Peacock Sunrise 2023


Defying the “difficult sophomore album” formula with forceful fusion, Californian trio call on like-minded instrumentalists to rock the canyon.

This Topanga collective may seem unfashionable in terms of work rate, delivering their second platter a little more than a year after “Shiny Side Up” announced the arrival of Gayle Ellett’s ensemble to the whole wide world; more so, they don’t shy away from sharing that record’s follow-up’s space with an international array of kindred spirits who flesh out the American band’s aural front with original patterns and vignettes. It’s not a chase for famous names, though; it’s an attempt to bring in external influences in order to enhance the group’s singular stream of melodies by adding unexpected flourishes from both soloists and support players. And the results of such mutual generosity are rather impressive.

Of course, whipping up a storm from a variety of fretboards and keyboards, Ellett could cast quite a few spells alone with his cohorts, bassist Mark Cook and drummer Craig Kahn, yet it’s much interesting to hear the trio unhurriedly vie for excellence on “Guitar City” with Paul Richards’ six strings, contrasting them with fervent Minimoog, or with Ted Price’s Hammond on the frivolous “Viewer Discretion Advised” which opens this album via the tasty weave of the organ’s powerful swirl and Gayle’s muscular, albeit delicate, twang, giving way to his cosmic ivories. However, there’s also the bottom-end rumble to take care of prog passages that drive the tempo shifts behind “The Many Moods Of Morgan” where Brian Chapman’s flaunting fuzzy fantasies alongside the ripple of the leader’s Rhodes, and to bolster “It’s All San Andreas’ Fault” where Marc Ceccotti and Joee Corso’s axes purify the fusion flow before synthesizers direct the drift towards other planets. But while “Via Valencia” finds THE BLUE DOLPHINS’ Alfonso Rodenas’ licks float to the surface, “Transpacific Highway” sees BARAKA’s Issei Takami and Shin Ichikawa anchor folky and funky motifs with bluesy harmonies to elevate THE ELECTROMAGS’ otherworldly orchestration to the stratosphere until Dudley Taft’s lava-like solos meld “Splitting Hairs” to turn the sludge into molasses, and electronic runs courtesy of Ellett and MINIMUN VITAL’s Thierry Payssan color “Maximum Connection” as bright as to let the piece’s country flavor permeate the ether.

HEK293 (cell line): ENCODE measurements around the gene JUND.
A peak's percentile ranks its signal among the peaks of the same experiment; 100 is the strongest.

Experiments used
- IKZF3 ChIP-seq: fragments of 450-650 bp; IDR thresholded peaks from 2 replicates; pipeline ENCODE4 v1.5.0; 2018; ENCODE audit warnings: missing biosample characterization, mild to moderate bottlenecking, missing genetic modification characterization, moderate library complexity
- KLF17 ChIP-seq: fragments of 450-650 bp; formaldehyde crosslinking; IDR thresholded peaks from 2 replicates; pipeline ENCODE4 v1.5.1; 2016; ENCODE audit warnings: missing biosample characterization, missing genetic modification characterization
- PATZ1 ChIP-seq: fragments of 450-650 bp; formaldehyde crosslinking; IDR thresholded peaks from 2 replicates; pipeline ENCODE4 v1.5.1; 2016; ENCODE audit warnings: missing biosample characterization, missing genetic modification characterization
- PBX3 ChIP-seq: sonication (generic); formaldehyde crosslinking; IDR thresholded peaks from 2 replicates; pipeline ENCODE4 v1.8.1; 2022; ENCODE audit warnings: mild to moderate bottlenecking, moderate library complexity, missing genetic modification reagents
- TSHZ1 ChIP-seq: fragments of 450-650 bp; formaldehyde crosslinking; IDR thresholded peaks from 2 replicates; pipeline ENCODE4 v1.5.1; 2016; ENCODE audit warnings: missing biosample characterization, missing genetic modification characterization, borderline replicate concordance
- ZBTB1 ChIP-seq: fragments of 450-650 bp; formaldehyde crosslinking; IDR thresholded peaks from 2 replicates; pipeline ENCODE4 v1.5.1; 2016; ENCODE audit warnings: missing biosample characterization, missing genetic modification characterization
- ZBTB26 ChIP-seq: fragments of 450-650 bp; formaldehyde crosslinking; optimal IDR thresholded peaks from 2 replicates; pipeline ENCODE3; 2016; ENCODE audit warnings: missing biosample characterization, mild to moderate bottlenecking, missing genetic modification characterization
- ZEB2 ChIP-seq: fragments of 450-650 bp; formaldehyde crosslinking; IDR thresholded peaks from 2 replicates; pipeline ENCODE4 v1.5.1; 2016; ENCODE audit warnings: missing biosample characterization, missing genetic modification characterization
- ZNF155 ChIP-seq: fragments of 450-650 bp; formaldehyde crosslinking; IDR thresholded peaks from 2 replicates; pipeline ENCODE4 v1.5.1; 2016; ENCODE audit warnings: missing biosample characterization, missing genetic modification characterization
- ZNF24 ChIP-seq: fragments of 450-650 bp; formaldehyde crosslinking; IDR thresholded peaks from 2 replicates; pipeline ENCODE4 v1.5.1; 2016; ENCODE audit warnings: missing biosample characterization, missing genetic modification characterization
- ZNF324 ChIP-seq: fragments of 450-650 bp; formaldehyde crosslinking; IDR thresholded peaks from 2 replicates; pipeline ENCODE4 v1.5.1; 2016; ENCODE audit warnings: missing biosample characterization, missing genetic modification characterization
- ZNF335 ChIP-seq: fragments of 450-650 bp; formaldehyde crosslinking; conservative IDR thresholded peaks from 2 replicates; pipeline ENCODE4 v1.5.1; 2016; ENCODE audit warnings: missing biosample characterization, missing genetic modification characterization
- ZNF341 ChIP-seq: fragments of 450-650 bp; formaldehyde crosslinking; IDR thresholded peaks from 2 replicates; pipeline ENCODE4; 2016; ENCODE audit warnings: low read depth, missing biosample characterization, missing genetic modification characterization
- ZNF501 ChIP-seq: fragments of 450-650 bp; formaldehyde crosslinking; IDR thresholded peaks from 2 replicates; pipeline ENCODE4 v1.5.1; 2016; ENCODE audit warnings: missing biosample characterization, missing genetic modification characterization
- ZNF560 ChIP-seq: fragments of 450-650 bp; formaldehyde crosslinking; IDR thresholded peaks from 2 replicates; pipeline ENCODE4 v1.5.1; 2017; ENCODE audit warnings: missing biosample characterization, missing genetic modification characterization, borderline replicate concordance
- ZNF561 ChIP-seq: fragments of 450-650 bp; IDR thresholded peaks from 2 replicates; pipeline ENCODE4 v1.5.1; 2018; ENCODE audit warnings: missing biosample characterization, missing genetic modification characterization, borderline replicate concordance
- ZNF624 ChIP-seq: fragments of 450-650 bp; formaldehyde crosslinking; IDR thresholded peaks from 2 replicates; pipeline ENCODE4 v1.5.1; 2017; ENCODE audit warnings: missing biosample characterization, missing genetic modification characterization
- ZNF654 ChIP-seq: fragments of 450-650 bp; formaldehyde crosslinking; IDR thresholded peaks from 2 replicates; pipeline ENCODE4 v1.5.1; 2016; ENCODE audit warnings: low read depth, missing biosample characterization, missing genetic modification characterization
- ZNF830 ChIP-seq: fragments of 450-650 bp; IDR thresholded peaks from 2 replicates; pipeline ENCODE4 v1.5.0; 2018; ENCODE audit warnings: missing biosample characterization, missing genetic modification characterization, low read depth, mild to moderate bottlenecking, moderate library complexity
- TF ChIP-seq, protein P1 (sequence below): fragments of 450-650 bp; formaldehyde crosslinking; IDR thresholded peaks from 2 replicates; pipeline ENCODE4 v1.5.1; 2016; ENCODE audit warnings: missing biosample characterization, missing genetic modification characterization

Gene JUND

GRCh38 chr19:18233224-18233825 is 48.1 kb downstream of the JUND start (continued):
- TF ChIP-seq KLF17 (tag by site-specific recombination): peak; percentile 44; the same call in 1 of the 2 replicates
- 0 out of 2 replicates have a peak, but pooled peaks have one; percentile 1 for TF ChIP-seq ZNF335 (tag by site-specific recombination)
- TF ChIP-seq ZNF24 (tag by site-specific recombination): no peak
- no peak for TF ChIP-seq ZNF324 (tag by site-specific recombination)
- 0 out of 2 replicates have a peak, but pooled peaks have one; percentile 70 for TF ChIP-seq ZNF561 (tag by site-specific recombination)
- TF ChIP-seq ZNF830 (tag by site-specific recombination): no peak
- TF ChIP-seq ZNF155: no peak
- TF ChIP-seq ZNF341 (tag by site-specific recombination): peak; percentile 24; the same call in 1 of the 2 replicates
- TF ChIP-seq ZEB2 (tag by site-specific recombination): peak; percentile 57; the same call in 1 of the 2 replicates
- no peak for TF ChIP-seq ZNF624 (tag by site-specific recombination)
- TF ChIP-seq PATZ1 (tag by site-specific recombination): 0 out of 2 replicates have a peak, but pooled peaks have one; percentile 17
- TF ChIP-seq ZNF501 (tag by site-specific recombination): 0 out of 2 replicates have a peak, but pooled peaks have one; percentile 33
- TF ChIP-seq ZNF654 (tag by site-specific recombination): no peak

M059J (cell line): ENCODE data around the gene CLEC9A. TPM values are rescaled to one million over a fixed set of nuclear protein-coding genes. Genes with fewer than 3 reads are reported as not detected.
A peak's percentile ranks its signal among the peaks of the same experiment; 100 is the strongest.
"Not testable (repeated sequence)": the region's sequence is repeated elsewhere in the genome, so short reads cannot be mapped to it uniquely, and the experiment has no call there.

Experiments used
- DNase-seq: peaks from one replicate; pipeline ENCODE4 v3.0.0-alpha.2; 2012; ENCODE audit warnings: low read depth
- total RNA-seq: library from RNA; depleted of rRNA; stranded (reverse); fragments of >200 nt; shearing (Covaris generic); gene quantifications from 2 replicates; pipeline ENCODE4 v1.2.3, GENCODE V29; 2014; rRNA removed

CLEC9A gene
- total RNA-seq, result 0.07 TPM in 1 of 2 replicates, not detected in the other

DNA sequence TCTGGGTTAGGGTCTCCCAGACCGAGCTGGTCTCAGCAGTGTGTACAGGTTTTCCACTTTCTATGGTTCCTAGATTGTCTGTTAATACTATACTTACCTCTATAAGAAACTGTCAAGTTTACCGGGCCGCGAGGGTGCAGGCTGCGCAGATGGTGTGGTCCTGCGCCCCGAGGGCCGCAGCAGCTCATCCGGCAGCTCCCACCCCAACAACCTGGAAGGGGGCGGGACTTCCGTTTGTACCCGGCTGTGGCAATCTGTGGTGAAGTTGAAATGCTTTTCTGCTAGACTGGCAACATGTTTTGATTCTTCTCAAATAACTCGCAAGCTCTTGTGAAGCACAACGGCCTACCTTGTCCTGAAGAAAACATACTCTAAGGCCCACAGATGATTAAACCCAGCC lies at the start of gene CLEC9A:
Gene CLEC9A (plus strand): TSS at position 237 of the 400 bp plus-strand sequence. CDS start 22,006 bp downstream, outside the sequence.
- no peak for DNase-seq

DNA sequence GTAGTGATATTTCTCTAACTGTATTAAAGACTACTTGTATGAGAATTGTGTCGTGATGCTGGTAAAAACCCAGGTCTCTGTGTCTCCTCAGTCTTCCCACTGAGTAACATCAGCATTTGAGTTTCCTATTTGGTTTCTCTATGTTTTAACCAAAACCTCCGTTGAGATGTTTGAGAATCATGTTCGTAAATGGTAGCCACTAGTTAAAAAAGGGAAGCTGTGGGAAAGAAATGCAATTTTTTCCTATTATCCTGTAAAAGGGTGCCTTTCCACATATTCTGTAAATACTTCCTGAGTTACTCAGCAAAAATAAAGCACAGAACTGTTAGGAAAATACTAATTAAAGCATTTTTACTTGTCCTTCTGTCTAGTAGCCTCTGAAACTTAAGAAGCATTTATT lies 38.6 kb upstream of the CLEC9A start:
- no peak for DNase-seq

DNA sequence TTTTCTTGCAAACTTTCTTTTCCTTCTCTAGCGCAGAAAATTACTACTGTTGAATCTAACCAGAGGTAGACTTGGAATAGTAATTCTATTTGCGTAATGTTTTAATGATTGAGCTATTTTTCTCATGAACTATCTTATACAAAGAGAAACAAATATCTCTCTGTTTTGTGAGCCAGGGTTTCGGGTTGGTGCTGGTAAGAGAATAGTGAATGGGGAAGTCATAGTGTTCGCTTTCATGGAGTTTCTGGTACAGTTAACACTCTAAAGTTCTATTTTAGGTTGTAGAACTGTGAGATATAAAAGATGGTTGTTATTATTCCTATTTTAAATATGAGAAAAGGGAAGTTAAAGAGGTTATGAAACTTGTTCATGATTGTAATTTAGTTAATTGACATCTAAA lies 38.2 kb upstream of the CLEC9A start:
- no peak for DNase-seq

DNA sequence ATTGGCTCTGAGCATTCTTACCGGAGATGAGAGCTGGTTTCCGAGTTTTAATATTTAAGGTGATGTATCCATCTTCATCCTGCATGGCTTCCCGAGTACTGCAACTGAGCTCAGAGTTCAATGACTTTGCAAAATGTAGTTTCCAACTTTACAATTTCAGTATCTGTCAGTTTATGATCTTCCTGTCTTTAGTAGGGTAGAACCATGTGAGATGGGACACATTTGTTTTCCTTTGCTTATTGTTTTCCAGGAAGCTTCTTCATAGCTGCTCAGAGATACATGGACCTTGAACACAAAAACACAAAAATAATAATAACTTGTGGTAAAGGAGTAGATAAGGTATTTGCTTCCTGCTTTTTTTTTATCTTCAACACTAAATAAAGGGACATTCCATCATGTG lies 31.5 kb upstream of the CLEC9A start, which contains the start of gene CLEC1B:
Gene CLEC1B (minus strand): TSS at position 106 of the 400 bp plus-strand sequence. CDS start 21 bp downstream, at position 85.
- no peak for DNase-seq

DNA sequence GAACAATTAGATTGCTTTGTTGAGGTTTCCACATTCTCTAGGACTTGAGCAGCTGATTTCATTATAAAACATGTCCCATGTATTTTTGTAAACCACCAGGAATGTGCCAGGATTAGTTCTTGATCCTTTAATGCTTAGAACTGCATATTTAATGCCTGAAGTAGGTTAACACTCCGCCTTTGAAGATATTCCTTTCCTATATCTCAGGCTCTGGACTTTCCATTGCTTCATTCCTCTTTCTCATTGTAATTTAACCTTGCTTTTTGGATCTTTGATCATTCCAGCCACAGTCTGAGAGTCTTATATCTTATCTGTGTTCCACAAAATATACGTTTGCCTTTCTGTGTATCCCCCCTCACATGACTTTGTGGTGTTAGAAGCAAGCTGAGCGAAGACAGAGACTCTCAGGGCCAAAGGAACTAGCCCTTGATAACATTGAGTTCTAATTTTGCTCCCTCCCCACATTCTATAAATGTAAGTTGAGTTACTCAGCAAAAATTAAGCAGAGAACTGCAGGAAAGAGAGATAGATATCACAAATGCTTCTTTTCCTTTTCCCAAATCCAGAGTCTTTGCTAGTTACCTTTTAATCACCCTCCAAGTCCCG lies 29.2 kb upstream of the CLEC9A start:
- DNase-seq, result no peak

Still, although “Three Parsecs From Tucson” feels transparent in the crosshairs of Carl Weingarten and David Udell’s guitars that augment the background Gayle and Walter Whitney detail with psychedelic nuances, “Sons Of Sebastien” offers a tangible roar of Lucio Calegari and German Vergara’s heavy shredding, and if “Maria’s Lakeside Drive” flutters on the wings of Barry Cleveland’s multiple bluegrass-tinged, finger-painted, finely filigreed lines which help the trio swing in a highly cinematic manner, “Bueno Sanga” is a perfect spot for the Californians to engage Alvarez Ortega Bianchi and Jim Crawford in a lighthearted, vibrant jive. Yet it’ll require Frédéric L’Épée’s slow burn over Ellett’s strum and electric piano to fill “1960 Ocean Front Walk” with expansive sentimentality so fitting for the record’s finale – the brilliant platter’s end urging the audience to restart the cycle again and again in anticipation of the band’s next record.


December 5, 2023

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